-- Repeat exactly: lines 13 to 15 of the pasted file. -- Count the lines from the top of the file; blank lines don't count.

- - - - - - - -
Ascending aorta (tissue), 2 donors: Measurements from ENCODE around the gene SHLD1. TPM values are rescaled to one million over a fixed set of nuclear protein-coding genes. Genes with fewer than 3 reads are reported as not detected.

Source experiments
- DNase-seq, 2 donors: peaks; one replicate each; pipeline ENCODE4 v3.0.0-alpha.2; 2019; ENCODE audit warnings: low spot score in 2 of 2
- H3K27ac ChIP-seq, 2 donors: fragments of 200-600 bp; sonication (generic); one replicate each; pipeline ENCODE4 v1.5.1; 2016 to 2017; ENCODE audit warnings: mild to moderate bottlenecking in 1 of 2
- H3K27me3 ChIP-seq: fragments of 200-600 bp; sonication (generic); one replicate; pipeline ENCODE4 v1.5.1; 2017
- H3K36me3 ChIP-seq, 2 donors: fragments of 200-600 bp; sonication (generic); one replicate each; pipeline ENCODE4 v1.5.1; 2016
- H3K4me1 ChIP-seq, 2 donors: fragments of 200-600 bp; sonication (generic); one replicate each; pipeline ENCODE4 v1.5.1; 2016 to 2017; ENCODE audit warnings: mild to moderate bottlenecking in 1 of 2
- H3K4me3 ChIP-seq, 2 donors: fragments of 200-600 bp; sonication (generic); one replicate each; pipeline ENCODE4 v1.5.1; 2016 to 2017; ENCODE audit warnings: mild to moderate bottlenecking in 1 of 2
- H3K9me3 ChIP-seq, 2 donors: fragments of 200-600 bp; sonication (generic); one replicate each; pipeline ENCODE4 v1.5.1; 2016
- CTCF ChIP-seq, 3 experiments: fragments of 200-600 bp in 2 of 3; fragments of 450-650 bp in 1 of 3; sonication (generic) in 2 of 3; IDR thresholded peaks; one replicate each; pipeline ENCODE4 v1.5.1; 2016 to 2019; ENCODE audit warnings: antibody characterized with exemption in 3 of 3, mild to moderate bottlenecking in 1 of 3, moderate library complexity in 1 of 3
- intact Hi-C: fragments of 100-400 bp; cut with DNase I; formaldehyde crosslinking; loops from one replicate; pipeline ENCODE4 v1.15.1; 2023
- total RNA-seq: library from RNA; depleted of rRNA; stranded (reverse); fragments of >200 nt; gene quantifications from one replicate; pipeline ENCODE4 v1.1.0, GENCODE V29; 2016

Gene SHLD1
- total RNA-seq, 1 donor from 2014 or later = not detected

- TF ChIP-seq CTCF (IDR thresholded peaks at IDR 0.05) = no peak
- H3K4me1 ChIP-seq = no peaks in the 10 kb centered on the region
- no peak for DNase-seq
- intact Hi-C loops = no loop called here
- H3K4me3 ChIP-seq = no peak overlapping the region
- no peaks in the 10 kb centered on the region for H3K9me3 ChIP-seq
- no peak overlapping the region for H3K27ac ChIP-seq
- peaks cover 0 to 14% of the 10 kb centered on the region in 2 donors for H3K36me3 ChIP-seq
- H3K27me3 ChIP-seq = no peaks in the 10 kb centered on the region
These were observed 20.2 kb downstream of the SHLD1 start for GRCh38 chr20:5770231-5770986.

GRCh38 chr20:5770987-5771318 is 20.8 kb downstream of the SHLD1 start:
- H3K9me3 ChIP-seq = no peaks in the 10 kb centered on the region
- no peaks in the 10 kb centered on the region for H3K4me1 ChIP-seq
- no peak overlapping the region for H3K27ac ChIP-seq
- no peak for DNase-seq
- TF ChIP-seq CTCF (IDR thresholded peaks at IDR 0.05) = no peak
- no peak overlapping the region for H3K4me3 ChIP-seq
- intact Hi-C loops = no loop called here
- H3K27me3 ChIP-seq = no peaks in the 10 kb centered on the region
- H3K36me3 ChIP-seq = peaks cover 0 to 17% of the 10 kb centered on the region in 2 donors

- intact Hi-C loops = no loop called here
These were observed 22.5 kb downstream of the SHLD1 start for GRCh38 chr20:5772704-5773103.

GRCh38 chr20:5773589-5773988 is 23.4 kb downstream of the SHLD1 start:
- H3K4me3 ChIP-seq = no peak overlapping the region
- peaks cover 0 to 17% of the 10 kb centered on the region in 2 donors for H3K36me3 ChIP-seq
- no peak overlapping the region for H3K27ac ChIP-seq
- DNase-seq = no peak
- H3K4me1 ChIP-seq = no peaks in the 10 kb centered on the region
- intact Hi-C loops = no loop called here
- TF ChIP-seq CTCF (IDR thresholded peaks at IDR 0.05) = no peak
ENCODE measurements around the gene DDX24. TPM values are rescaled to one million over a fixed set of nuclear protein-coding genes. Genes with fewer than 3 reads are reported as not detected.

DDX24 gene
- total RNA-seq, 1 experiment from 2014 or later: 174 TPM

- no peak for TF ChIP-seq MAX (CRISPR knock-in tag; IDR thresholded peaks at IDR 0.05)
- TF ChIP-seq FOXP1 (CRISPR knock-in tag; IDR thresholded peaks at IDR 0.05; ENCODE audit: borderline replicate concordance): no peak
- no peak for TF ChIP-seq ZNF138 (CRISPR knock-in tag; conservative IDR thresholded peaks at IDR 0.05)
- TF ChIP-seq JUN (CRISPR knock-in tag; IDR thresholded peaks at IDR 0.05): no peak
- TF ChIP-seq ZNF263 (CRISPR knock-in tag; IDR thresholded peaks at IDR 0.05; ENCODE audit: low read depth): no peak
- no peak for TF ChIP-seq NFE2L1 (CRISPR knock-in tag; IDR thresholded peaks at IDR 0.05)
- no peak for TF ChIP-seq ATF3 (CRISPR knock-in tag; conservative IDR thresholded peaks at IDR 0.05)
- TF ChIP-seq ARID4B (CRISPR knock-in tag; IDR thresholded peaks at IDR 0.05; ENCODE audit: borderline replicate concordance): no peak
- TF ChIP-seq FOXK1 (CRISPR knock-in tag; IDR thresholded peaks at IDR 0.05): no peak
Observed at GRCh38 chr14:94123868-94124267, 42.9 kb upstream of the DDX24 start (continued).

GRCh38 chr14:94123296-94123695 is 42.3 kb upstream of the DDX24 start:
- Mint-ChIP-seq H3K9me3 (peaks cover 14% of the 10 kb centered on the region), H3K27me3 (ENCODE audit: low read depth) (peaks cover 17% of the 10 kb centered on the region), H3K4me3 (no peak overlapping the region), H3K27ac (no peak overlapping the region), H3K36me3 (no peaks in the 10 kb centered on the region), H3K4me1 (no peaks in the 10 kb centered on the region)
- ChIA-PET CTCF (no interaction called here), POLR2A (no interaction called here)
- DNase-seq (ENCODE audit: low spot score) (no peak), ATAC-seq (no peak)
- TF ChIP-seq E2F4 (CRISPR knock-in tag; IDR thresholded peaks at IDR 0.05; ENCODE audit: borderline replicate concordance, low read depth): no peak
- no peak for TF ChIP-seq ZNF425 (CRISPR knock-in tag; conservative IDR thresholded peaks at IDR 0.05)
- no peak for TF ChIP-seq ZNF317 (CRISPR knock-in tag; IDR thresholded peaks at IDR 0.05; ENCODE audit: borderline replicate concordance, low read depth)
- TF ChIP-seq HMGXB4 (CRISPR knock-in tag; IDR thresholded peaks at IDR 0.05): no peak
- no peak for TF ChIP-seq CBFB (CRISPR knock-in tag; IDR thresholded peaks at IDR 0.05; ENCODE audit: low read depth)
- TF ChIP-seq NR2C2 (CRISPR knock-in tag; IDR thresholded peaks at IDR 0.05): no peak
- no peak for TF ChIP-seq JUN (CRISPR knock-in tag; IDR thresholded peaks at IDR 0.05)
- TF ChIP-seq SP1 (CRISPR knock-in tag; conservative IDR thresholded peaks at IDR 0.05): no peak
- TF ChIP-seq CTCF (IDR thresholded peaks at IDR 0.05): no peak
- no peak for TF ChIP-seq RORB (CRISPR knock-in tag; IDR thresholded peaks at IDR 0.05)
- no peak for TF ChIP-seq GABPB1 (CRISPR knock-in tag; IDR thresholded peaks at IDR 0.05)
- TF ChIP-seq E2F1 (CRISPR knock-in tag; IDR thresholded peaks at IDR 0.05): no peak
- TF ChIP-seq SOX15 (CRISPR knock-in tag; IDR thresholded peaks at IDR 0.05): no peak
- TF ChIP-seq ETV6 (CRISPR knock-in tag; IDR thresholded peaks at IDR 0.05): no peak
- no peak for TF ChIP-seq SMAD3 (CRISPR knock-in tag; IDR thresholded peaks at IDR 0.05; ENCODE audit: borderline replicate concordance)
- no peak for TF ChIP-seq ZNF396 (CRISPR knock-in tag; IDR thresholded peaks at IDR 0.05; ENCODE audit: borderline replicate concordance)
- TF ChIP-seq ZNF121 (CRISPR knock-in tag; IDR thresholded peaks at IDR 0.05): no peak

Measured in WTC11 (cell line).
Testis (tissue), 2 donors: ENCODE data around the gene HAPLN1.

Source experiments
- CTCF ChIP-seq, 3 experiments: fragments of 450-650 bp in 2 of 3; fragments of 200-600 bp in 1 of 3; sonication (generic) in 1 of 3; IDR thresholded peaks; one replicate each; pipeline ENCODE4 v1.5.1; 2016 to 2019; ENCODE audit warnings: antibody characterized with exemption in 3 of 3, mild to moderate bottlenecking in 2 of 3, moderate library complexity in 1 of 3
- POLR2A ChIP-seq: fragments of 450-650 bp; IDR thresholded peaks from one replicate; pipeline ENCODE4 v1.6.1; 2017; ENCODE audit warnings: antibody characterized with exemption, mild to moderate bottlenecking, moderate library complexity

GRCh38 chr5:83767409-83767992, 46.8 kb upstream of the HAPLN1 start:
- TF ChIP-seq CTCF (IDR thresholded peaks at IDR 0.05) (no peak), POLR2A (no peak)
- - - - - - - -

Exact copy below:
Gene SHLD1
- total RNA-seq, 1 donor from 2014 or later = not detected

- TF ChIP-seq CTCF (IDR thresholded peaks at IDR 0.05) = no peak